Anyways, my stats for the demo are:
100% 100% 100%
About 18 minutes running time
0 deaths

It's a tricky level - I suffered some very close calls, mostly because of all of the archviles that sneak up behind you. It's mostly quite fun and challenging, but gets repetitive at the end, and see: this is the point I'm trying to prove. A sufficiently skillful (and cowardly) player can defuse virtually all of the hostile situations in your wads by forcing monsters to gather in choke points, and by hightailing it back the way he came whenever he triggers a trap. Using this same tactic over and over becomes boring. While it's true that I was suffering just a bit too much damage during my play-through to become bored, if I were to play it again I would find it boring as I already know where all the archviles are hidden, and would beat the level with the simple reapplication of run-and-hide tactics.

So then, how does one design a level to please this skillful player, who is bored of slaughtering random mixes of monsters in flat rooms, and of hiding behind doors, and of run-and-hide traps? By constructing maps around complex and unique encounters. This produces maps much like the favourites that have already been mentioned in this thread. Architecture becomes much more complex and varied, so that monsters can be placed more creatively and variably, thus creating new and interesting gameplay situations. Also, architecture becomes more compact overall - if all opponents are pushed closer to the player, then the player is under greater threat, and will be more interested in the challenge. This, unfortunately, comes at the cost of the "free running" which you hold so dear. While large, open spaces can still exist in "mainstream" wads, gameplay will usually still be designed so that every inch of those spaces are necessary to hold the monsters in their complex configuration, and to give the player just enough room to dodge and fight. No space is wasted.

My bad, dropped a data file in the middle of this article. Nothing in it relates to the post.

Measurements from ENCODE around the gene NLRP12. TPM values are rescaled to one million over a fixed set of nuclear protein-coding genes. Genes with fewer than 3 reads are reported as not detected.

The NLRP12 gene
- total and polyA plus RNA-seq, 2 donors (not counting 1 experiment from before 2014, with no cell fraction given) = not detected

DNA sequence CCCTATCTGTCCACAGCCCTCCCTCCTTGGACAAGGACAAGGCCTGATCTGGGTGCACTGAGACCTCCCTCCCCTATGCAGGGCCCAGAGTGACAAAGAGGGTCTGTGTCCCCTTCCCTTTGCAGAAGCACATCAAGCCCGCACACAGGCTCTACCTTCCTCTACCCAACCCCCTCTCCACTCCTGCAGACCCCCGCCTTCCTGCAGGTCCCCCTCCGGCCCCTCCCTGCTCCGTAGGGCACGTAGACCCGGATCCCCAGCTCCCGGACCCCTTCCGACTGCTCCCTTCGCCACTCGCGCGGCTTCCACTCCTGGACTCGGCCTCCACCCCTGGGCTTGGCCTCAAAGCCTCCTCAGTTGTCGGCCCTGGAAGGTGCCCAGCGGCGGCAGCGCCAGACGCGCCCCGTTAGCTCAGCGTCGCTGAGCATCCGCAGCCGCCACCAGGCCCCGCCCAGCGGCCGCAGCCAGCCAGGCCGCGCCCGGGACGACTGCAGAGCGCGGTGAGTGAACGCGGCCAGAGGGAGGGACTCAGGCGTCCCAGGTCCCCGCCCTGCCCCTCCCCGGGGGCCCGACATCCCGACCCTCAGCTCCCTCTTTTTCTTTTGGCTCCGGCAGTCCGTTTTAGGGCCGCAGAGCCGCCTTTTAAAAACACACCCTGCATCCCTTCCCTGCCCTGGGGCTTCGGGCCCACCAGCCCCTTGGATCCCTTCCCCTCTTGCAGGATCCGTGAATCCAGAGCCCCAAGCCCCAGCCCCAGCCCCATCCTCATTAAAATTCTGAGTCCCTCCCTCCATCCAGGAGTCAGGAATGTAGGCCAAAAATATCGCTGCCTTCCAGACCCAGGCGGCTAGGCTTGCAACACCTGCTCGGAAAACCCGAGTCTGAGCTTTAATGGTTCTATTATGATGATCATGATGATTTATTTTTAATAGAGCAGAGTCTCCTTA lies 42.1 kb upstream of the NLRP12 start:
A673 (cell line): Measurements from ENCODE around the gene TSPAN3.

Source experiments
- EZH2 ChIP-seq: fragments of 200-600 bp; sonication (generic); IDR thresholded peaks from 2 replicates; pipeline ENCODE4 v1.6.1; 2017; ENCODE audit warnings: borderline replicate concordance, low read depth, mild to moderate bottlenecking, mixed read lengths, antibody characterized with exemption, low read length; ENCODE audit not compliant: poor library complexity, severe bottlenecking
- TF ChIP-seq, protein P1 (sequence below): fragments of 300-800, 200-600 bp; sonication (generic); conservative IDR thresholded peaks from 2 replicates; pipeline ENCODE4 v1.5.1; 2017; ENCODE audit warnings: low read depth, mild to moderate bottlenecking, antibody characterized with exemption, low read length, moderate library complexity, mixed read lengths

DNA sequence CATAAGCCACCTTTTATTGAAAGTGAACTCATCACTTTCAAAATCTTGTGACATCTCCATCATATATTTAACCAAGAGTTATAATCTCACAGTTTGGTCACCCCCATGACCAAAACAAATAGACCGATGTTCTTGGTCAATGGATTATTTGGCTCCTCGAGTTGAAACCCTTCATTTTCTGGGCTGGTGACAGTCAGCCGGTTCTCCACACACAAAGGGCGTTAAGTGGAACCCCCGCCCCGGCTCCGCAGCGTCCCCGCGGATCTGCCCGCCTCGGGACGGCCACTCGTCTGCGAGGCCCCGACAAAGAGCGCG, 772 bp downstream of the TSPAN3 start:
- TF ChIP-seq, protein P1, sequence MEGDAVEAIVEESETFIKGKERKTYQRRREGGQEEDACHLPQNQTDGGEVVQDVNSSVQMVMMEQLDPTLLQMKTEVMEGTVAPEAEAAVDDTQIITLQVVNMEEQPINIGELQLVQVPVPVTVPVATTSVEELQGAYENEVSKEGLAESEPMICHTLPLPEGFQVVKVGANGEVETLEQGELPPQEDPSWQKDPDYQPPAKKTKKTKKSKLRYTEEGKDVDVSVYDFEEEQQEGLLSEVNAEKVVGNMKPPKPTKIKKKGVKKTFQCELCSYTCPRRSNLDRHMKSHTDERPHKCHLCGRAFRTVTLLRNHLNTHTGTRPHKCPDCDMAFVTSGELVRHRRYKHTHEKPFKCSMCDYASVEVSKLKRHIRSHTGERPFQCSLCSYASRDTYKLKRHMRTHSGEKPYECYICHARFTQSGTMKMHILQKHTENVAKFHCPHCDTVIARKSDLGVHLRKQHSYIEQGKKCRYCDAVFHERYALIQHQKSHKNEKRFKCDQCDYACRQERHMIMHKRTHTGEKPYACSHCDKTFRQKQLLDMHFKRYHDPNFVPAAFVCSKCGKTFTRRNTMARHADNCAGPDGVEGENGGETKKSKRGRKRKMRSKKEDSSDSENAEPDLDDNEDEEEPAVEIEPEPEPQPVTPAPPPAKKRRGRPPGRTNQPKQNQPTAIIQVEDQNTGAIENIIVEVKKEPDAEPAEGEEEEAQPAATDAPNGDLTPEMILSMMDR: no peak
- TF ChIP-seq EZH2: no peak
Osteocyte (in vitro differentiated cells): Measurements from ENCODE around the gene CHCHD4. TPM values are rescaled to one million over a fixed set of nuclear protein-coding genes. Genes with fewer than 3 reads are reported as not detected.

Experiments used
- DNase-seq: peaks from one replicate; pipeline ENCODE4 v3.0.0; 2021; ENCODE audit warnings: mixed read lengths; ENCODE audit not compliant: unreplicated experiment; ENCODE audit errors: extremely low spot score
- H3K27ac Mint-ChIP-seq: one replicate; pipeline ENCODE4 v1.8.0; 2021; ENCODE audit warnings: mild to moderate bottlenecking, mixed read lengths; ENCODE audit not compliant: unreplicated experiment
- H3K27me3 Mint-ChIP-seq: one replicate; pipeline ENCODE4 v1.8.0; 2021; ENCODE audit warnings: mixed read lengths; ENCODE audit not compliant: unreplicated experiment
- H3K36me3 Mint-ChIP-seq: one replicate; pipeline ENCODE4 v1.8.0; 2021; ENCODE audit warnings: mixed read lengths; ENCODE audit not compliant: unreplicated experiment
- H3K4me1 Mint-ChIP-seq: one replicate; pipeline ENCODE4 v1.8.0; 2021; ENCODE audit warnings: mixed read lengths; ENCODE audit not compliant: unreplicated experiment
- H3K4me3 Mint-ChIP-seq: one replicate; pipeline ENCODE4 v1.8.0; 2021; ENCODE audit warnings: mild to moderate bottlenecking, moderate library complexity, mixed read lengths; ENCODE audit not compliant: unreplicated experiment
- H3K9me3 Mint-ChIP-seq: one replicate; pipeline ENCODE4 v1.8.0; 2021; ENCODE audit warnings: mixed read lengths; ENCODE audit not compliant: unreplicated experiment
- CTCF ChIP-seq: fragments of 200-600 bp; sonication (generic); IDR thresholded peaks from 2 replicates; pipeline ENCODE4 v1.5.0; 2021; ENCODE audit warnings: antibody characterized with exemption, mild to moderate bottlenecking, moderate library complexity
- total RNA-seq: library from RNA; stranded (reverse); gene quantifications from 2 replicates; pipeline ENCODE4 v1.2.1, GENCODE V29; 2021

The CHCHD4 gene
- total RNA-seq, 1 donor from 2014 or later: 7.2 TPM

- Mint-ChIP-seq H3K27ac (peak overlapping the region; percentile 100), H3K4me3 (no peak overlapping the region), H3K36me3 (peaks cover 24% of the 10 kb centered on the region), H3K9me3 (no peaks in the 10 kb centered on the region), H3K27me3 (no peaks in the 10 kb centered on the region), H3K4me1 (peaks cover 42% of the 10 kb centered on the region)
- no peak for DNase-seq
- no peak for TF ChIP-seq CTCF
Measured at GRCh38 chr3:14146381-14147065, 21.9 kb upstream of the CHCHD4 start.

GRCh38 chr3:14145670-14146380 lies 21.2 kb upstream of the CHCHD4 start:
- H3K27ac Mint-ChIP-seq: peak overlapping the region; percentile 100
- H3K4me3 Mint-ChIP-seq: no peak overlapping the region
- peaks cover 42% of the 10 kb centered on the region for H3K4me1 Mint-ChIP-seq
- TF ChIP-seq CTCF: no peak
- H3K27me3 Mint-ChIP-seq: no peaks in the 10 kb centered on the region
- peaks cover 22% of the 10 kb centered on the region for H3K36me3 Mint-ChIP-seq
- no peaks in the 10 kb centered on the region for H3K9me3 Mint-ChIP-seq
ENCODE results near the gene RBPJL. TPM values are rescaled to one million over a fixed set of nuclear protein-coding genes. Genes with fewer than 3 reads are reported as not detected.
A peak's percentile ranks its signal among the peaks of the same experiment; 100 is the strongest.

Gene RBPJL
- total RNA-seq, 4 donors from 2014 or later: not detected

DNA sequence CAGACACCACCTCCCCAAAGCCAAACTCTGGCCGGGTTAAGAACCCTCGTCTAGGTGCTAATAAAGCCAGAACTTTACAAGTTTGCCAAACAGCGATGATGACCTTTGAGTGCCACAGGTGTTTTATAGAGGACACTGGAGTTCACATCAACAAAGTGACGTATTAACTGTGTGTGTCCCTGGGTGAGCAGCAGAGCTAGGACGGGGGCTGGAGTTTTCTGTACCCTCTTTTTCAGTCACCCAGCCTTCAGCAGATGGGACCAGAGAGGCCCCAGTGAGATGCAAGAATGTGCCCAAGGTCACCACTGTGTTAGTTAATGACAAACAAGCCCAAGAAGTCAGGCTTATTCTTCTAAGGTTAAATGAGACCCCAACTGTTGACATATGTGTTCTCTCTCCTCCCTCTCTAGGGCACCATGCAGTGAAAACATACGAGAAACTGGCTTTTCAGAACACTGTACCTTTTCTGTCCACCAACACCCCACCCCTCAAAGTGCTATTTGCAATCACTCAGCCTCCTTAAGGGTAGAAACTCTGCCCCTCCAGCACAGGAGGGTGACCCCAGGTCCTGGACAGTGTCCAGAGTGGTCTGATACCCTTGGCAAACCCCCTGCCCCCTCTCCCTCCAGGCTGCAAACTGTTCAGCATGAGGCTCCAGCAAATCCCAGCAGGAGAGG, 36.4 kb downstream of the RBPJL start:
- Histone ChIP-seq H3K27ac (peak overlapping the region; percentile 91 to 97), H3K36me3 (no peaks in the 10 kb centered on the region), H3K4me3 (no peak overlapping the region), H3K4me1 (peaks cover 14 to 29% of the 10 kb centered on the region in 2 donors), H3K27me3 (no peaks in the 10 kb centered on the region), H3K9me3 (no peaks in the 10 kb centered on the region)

I'm sorry, Cjwright79, but you are not this skillful player, and it is because you are not this skillful player that you still find maps like the ones you make so enjoyable. You have not discovered some hidden apex of Doom mapping. Rather, you have stubbornly sat down at the side of the path of aesthetic development. Most of us have also come to the point on this path, where you sit, peddling your wares, but we kept going. We're still traveling. You could begin traveling again, if you so wish. As your skills improve, you'll also start to find it dull to clear monsters from large, flat spaces and to shoot under doorways. You'll crave something meatier. You'll hungrily consume Scythe 2, Alien Vendetta, and other challenging wads with complex architecture and fight choreography that is creative, varied, and tight as a drum.

If you're feeling moved by this and actually want to work on your player skills then I have to suggest deathmatching. Nothing trains your aim and movement skills better than the most dangerous game.

Cjwright79 said:

That said I don't think the original DOOM2 maps are that great either.


This statement surprises me. I've been trying to think of maps similar in style to yours and some of Sandy Peterson's maps, such as Suburbs, are not too different. Another thing his maps have in common with yours is that they are not universally loved.

A map with wide-open spaces that manages to get good reviews is Run Buddy.